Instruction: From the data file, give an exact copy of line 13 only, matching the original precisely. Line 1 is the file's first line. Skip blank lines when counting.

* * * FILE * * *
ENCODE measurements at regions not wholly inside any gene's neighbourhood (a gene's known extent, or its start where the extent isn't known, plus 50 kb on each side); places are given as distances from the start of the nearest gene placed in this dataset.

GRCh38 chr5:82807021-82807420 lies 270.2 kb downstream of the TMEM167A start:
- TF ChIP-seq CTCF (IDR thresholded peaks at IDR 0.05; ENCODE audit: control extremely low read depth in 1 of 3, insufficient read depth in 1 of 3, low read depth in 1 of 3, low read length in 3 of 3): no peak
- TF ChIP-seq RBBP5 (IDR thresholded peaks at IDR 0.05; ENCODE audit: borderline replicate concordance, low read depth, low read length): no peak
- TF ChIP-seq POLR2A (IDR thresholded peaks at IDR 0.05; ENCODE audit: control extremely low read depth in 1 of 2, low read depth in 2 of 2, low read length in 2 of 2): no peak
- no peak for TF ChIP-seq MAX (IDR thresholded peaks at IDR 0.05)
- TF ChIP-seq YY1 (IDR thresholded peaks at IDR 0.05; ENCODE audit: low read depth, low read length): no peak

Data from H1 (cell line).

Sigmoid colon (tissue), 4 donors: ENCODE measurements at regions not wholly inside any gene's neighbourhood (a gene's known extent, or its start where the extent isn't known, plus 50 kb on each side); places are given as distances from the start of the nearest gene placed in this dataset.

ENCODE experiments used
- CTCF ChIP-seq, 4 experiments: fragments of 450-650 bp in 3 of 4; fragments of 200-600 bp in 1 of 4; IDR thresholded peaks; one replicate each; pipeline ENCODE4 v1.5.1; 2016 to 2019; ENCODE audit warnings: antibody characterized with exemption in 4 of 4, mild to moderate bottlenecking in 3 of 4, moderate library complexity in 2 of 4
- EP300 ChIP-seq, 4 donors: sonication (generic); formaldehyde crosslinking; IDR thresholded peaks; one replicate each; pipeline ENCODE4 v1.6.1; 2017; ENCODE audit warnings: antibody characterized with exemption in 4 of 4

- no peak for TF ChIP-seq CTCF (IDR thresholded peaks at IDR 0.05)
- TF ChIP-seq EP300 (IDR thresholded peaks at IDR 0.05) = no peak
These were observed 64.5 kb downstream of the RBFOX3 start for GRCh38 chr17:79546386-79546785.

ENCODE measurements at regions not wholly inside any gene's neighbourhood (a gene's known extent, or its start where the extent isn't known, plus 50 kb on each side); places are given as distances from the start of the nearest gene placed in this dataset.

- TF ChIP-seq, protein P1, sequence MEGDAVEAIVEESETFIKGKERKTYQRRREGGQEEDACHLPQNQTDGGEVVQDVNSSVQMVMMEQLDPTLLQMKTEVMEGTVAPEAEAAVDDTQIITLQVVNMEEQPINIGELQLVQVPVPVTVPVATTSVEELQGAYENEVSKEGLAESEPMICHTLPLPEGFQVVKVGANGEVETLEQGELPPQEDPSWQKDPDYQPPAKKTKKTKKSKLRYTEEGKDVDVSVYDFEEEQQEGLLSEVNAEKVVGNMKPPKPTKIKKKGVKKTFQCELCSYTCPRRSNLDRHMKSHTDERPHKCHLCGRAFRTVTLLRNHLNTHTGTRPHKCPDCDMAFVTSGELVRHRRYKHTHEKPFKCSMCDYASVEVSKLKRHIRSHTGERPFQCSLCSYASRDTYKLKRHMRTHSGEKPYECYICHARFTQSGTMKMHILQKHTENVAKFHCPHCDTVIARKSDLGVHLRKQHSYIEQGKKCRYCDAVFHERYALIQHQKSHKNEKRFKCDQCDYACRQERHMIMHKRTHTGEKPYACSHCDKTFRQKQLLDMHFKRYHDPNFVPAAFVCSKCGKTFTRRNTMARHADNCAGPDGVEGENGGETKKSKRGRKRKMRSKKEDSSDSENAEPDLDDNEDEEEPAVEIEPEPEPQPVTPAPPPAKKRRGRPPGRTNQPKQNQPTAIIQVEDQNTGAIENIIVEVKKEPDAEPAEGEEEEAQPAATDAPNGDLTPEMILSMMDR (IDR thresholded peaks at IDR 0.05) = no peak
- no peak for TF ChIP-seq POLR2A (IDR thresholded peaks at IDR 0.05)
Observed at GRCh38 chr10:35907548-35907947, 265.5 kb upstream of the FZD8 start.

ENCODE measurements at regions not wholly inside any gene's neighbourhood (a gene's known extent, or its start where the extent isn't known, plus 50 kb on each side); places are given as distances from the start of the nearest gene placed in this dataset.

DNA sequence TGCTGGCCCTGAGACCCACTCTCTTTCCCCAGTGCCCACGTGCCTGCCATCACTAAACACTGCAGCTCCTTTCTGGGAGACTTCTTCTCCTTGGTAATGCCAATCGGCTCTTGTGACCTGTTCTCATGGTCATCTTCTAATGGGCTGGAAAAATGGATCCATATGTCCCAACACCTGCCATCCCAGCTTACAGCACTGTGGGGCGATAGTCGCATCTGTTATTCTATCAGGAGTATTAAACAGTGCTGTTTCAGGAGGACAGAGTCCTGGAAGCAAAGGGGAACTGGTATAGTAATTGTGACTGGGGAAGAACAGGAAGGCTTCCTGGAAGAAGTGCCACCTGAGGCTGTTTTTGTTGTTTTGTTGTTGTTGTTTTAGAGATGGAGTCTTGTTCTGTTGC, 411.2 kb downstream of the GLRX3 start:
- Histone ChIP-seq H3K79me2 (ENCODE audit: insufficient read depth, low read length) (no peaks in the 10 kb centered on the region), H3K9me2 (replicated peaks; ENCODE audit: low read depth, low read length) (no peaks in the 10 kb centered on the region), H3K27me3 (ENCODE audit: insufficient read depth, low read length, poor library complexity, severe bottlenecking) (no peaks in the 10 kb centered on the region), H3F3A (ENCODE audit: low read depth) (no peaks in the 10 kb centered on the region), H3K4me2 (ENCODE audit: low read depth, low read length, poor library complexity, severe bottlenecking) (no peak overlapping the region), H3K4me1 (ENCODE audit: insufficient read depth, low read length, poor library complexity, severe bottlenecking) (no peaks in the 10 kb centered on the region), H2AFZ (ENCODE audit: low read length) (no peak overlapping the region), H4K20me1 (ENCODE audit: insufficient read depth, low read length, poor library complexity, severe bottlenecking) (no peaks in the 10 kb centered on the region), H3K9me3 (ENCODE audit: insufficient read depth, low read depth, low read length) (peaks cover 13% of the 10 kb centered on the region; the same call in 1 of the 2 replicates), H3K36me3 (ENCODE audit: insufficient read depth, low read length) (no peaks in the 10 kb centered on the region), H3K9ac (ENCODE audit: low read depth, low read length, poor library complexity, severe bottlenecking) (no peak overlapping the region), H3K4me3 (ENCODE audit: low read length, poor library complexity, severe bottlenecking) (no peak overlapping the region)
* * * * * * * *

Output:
- no peak for TF ChIP-seq CTCF (IDR thresholded peaks at IDR 0.05)